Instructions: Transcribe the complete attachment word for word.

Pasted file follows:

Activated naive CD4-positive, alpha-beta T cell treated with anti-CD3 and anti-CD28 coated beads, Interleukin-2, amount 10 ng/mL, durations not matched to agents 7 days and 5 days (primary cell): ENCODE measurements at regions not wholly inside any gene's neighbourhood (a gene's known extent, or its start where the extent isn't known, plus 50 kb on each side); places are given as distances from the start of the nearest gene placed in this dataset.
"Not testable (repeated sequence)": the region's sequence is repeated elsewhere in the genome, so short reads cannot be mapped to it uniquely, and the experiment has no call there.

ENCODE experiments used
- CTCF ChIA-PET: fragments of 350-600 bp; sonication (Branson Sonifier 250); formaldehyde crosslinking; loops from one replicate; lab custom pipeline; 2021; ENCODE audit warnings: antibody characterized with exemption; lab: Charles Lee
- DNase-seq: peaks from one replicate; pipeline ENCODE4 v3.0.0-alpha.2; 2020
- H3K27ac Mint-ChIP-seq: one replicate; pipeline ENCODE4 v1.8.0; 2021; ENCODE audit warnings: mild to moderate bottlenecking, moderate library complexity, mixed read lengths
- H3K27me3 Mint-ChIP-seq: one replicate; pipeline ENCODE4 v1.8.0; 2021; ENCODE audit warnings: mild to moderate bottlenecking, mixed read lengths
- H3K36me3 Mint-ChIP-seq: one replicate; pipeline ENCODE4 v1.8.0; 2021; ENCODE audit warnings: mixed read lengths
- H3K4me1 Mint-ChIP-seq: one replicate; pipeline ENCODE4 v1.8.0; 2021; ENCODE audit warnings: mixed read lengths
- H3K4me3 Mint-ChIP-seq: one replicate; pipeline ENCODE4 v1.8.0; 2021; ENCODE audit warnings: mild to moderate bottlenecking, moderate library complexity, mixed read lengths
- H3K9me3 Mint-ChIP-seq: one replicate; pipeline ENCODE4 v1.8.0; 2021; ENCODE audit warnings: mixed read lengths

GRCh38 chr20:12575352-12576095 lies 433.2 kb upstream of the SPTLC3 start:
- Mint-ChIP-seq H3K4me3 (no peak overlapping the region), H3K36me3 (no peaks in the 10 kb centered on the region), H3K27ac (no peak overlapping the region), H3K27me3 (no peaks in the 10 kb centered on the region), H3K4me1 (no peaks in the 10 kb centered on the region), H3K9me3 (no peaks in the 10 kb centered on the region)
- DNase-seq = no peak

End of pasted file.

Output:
Activated naive CD4-positive, alpha-beta T cell treated with anti-CD3 and anti-CD28 coated beads, Interleukin-2, amount 10 ng/mL, durations not matched to agents 7 days and 5 days (primary cell): ENCODE measurements at regions not wholly inside any gene's neighbourhood (a gene's known extent, or its start where the extent isn't known, plus 50 kb on each side); places are given as distances from the start of the nearest gene placed in this dataset.
"Not testable (repeated sequence)": the region's sequence is repeated elsewhere in the genome, so short reads cannot be mapped to it uniquely, and the experiment has no call there.

ENCODE experiments used
- CTCF ChIA-PET: fragments of 350-600 bp; sonication (Branson Sonifier 250); formaldehyde crosslinking; loops from one replicate; lab custom pipeline; 2021; ENCODE audit warnings: antibody characterized with exemption; lab: Charles Lee
- DNase-seq: peaks from one replicate; pipeline ENCODE4 v3.0.0-alpha.2; 2020
- H3K27ac Mint-ChIP-seq: one replicate; pipeline ENCODE4 v1.8.0; 2021; ENCODE audit warnings: mild to moderate bottlenecking, moderate library complexity, mixed read lengths
- H3K27me3 Mint-ChIP-seq: one replicate; pipeline ENCODE4 v1.8.0; 2021; ENCODE audit warnings: mild to moderate bottlenecking, mixed read lengths
- H3K36me3 Mint-ChIP-seq: one replicate; pipeline ENCODE4 v1.8.0; 2021; ENCODE audit warnings: mixed read lengths
- H3K4me1 Mint-ChIP-seq: one replicate; pipeline ENCODE4 v1.8.0; 2021; ENCODE audit warnings: mixed read lengths
- H3K4me3 Mint-ChIP-seq: one replicate; pipeline ENCODE4 v1.8.0; 2021; ENCODE audit warnings: mild to moderate bottlenecking, moderate library complexity, mixed read lengths
- H3K9me3 Mint-ChIP-seq: one replicate; pipeline ENCODE4 v1.8.0; 2021; ENCODE audit warnings: mixed read lengths

GRCh38 chr20:12575352-12576095 lies 433.2 kb upstream of the SPTLC3 start:
- Mint-ChIP-seq H3K4me3 (no peak overlapping the region), H3K36me3 (no peaks in the 10 kb centered on the region), H3K27ac (no peak overlapping the region), H3K27me3 (no peaks in the 10 kb centered on the region), H3K4me1 (no peaks in the 10 kb centered on the region), H3K9me3 (no peaks in the 10 kb centered on the region)
- DNase-seq = no peak